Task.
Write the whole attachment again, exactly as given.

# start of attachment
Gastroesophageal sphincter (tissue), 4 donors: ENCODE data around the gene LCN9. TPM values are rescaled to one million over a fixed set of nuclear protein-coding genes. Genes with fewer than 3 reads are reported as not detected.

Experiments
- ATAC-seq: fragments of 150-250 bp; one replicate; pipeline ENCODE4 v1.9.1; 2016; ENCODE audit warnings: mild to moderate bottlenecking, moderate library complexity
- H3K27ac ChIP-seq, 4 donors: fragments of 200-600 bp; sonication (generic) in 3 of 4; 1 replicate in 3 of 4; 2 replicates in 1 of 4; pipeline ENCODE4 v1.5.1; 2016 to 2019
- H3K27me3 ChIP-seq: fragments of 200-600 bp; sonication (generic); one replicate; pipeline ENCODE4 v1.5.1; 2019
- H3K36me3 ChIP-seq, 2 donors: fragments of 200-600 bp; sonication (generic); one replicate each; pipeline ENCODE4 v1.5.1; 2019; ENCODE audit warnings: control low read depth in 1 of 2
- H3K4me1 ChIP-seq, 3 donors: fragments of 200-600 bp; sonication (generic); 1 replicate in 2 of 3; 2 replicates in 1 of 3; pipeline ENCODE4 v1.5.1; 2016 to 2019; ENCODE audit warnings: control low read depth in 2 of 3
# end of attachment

Gastroesophageal sphincter (tissue), 4 donors: ENCODE data around the gene LCN9. TPM values are rescaled to one million over a fixed set of nuclear protein-coding genes. Genes with fewer than 3 reads are reported as not detected.

Experiments
- ATAC-seq: fragments of 150-250 bp; one replicate; pipeline ENCODE4 v1.9.1; 2016; ENCODE audit warnings: mild to moderate bottlenecking, moderate library complexity
- H3K27ac ChIP-seq, 4 donors: fragments of 200-600 bp; sonication (generic) in 3 of 4; 1 replicate in 3 of 4; 2 replicates in 1 of 4; pipeline ENCODE4 v1.5.1; 2016 to 2019
- H3K27me3 ChIP-seq: fragments of 200-600 bp; sonication (generic); one replicate; pipeline ENCODE4 v1.5.1; 2019
- H3K36me3 ChIP-seq, 2 donors: fragments of 200-600 bp; sonication (generic); one replicate each; pipeline ENCODE4 v1.5.1; 2019; ENCODE audit warnings: control low read depth in 1 of 2
- H3K4me1 ChIP-seq, 3 donors: fragments of 200-600 bp; sonication (generic); 1 replicate in 2 of 3; 2 replicates in 1 of 3; pipeline ENCODE4 v1.5.1; 2016 to 2019; ENCODE audit warnings: control low read depth in 2 of 3